Joseph understood it. You understand it too, unless you choose to deny it. Atheism is a lie; agnosticism is confusion. And I say especially to those of you who are in search of yourselves: you can go for a month of Sundays to sit and have people talk to you about who your granny was and your uncle was and your great grandfather and all that stuff; you will never know who you are or why you’re here or what you’re supposed to be doing in the world until first you gaze into the face of God as revealed in the person of the Lord Jesus Christ and acknowledge him to be who he is, and then you can discover who you are. And if you’re here today and you’ve never made that discovery, we’d love to talk with you and help you in that direction.
Well, that’s the first lesson. What about the second lesson from the dungeon? First one is fairly clear—I’ve taken longer on it than I should: living life with a God-centered focus. The second one is learning to tell the truth, whether it’s good news or bad news, without ambiguity—learning to tell the truth, whether it’s good news or bad news and without ambiguity.
Tremendous authority in Joseph’s tone when the first dream is told him. He responds in verse 12—we’re back in Genesis 40 now—he responds in verse 12, and he says, “This is what it means. … The three branches are three days.” Now, that is the absolute zenith of foolishness unless he was able to speak with conviction and certainty on the authority of God himself, and obviously he was. Dionne Warwick and all of her followers with their 900 numbers and their silly ideas of what’s going to happen to you tomorrow will never give you such categorical and definitive descriptions of what’s about to take place. They won’t because they can’t. And so for Joseph to say, “The three branches mean three days,” was to put himself on the line. In the same way that another whom he prefigured was to put himself on the line when he said, “Destroy this temple, and in three days I’ll raise it again.” So we have a three-day window in which to find out whether Joseph tells the truth, and whether Jesus, explaining the reality of his resurrection, tells the truth also. And of course, in both cases, God is vindicated in all that follows.
Now, having given this good news to the one, the baker, he comes hoping for a similar explanation—and we’re in verse 16: “When the chief baker saw that Joseph had given a favorable interpretation, he said to Joseph, ‘I too had a dream.’” Now, it’s interesting, is it not, that the verb there is the verb to see and not the verb to hear? You would have thought that it would have read, “When the chief baker heard that Joseph had given a favorable interpretation.” How would you see a favorable interpretation? Well, we can only assume that since the two of them were in the same predicament and they were both despondent and their faces were cast down, that by their very tenor of life they revealed their dejection. The first one, I imagine, perhaps disengaged himself from his sorry companion, said, “I’m going to go to Joseph, and I’m going to tell him what happened to me and see what he says.” So he goes to Joseph, and Joseph says, “In three days, you’re going to be back on the job.” Comes out, closes the door, comes back in: “Huh, huh, whoo.” And the baker saw from the very change in the countenance of the cupbearer: “Hey, you got some good news in there, didn’t you?”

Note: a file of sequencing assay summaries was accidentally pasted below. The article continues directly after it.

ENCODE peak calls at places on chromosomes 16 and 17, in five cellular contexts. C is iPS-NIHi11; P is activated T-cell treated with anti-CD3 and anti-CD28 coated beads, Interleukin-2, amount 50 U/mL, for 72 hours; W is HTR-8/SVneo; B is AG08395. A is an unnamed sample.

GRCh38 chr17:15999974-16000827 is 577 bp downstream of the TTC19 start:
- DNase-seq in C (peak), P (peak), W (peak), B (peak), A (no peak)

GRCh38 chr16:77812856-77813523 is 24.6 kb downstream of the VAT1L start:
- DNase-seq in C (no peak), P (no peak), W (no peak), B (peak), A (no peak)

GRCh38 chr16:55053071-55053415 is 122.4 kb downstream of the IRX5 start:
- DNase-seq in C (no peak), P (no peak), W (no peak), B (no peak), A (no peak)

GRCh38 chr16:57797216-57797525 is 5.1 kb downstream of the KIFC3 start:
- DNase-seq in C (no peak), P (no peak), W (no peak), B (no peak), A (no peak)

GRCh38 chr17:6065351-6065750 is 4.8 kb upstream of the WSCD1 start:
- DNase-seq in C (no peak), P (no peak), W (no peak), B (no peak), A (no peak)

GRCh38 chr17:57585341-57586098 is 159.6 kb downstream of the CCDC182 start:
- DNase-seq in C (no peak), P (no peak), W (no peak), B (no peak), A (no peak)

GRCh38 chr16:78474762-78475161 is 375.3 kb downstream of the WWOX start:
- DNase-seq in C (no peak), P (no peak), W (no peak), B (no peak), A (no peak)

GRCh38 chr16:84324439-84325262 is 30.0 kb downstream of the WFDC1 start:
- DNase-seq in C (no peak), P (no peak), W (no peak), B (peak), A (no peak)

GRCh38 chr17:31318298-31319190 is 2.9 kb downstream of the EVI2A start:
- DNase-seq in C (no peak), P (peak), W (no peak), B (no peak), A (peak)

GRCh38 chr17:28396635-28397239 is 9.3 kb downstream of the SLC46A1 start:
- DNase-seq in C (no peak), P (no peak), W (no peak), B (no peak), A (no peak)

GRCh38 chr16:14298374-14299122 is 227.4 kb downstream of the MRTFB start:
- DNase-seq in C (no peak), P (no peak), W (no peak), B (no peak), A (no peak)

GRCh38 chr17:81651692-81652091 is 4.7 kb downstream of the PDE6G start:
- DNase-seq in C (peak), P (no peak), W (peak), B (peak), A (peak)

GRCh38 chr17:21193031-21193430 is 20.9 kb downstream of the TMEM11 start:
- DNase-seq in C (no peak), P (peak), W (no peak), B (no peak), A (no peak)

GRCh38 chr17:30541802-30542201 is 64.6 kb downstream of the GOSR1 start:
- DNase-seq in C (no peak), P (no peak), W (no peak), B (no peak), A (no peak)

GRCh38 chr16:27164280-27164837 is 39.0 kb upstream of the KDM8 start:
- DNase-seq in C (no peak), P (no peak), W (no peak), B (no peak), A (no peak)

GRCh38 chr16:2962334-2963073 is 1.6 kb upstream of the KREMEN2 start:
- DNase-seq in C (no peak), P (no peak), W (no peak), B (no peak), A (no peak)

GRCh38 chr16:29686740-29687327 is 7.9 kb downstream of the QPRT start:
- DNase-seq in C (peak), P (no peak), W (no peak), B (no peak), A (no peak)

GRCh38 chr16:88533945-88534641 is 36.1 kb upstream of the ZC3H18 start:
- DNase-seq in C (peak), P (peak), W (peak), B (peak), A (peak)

You go into the office tomorrow, people can tell a lot about you just by your body language. If you come in whistling, they assume one thing. You come in doing something, they assume certain things. And you can see a lot of what’s going on. And he saw, and so on the basis of that, he must have said, “Hey, good work,” he said. “I’m gonna go now and see how it goes for me.” And you can imagine him going in—at least I can: “Hey, Joseph! That was a nice, nice thing you said there to, ah, the cupbearer. I liked that. That’s really nice, Joseph—three days and then back on the job. Well, I had a dream, as well, and I was wondering, you know, if you have any more interpretations along that kind of line, you know; it would be just super.”
Now, I don’t know about you, but I think this baker was certainly was an optimist, because this dream, even when I read it, doesn’t strike me as real positive. Maybe it’s ’cause I know the conclusion, but this idea of the birds picking on your head and everything, it doesn’t just have the same ring to it, you know? But he’s hoping for the best—hoping for the best.
Now, there’s a wee lesson within a lesson. Here are two men whose circumstances are very similar: one gets really good news and a kind of surge up in the world; and so the other guy, who is in the same spot, assumes that the same will happen for him, because we naturally wish to be as happy as our neighbors. We assume that when one of our neighbors prospers, and they were in the similar circumstances to ourselves, that we presumably will prosper just as they have done. There’s no reason, after all, why if they were blessed we shouldn’t be blessed. There’s actually another lesson within a lesson, insofar as “godliness with contentment is great gain,” and constantly comparing ourselves to our neighbors and our friends is a dreadful snare. And we have to learn to rejoice in the way in which our neighbors are prospered without only being able to rejoice in how they are prospered if it carries with it the anticipation that we will enjoy the same prosperity. For this individual was to receive a very different explanation.